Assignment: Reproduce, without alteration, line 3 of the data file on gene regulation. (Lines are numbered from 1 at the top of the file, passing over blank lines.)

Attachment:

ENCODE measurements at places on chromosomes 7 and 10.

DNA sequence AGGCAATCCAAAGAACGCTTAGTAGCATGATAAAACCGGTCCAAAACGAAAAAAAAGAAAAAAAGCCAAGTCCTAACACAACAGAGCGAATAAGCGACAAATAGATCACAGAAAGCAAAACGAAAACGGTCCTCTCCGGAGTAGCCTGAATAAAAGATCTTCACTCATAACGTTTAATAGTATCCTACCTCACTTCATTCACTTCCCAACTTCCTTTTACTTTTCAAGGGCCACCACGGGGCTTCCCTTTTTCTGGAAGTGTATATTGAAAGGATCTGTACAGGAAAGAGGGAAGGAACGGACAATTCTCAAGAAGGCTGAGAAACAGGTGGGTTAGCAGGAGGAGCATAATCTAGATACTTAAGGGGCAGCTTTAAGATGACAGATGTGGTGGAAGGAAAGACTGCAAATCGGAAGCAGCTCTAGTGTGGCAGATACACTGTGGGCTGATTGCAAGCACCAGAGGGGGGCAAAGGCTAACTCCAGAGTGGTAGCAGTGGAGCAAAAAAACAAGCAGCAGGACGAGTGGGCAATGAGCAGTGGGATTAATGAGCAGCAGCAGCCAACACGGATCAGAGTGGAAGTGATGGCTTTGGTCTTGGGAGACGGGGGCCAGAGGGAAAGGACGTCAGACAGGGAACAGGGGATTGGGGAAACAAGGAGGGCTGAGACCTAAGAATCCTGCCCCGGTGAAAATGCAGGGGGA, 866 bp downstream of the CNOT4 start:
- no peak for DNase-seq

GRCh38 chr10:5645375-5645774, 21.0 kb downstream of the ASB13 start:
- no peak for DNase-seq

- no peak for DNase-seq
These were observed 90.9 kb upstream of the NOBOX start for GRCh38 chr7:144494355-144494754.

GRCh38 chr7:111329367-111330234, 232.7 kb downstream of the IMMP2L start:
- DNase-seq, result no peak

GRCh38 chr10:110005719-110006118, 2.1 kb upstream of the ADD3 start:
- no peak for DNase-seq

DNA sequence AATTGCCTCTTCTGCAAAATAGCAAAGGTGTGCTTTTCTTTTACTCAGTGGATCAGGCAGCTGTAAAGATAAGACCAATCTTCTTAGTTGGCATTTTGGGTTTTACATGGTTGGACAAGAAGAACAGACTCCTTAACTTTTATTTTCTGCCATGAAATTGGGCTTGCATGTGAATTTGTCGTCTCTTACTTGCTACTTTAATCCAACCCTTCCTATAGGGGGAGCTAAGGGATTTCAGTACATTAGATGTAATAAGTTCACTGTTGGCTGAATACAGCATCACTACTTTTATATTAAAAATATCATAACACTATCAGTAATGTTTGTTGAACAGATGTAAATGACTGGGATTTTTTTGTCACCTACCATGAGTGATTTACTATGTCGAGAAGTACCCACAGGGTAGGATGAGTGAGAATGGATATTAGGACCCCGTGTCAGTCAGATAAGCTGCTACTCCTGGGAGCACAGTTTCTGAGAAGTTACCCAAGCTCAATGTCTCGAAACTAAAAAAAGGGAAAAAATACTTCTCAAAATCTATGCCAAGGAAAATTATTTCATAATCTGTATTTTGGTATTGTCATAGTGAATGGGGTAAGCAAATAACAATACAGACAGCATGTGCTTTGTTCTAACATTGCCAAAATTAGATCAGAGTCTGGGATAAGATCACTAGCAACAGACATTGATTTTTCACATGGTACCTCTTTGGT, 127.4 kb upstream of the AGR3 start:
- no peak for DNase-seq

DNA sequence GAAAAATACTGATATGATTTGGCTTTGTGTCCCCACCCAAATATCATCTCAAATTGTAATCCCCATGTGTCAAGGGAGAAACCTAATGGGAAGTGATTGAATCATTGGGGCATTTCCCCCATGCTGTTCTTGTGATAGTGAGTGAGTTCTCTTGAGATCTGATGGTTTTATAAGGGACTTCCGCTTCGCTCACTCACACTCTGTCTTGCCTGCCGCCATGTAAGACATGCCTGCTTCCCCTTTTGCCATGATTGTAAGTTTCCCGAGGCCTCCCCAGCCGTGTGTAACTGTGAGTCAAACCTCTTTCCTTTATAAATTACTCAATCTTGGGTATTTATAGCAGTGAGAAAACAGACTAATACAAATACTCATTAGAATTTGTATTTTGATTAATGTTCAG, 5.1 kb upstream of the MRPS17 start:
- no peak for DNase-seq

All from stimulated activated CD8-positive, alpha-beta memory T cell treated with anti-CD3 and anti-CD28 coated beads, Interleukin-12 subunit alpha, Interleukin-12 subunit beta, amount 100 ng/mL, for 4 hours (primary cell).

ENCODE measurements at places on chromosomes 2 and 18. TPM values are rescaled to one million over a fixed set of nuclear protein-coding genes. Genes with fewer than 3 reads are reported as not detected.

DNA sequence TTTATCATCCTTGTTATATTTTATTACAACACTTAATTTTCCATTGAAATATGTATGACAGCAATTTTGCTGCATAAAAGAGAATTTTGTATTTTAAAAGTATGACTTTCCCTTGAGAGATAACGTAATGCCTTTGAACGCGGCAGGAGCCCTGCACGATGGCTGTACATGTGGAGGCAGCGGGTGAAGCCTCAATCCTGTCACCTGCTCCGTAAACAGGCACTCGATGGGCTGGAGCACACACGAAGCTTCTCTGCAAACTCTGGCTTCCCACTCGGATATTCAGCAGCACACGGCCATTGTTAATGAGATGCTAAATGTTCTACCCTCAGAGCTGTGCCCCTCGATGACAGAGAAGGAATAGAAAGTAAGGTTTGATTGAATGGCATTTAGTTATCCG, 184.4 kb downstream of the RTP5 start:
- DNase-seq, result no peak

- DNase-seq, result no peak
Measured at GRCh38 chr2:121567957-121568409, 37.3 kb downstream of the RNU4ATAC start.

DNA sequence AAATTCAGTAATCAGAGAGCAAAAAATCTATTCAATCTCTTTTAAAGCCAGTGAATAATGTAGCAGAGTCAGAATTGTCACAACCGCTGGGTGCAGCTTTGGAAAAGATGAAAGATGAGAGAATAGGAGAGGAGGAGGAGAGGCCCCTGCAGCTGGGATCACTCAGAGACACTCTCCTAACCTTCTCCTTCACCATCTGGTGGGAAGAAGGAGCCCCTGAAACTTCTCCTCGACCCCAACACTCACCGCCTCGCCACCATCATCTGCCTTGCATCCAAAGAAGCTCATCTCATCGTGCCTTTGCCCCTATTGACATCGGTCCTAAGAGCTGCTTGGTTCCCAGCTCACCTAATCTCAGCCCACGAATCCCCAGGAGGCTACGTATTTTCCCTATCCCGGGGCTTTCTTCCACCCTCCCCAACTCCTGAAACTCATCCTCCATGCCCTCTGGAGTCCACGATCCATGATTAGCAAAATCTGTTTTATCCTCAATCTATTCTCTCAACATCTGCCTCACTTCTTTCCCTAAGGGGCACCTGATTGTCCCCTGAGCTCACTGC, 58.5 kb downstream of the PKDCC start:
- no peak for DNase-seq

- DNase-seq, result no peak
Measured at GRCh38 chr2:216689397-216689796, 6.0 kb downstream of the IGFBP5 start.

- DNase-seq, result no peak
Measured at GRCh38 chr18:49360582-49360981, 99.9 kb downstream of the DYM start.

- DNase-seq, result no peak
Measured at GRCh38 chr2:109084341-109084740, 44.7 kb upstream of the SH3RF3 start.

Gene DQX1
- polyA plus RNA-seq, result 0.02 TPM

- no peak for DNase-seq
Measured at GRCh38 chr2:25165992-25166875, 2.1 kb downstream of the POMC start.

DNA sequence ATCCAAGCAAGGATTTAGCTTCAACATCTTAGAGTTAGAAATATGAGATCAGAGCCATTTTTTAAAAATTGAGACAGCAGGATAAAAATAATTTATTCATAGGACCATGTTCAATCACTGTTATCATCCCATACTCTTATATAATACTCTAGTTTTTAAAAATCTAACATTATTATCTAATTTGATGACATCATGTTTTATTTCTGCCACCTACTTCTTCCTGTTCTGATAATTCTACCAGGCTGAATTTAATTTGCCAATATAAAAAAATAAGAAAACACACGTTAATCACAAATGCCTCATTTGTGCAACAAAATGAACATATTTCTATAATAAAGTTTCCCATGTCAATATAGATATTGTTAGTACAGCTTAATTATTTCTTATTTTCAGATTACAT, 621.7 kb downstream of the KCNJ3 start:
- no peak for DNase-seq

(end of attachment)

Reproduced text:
- no peak for DNase-seq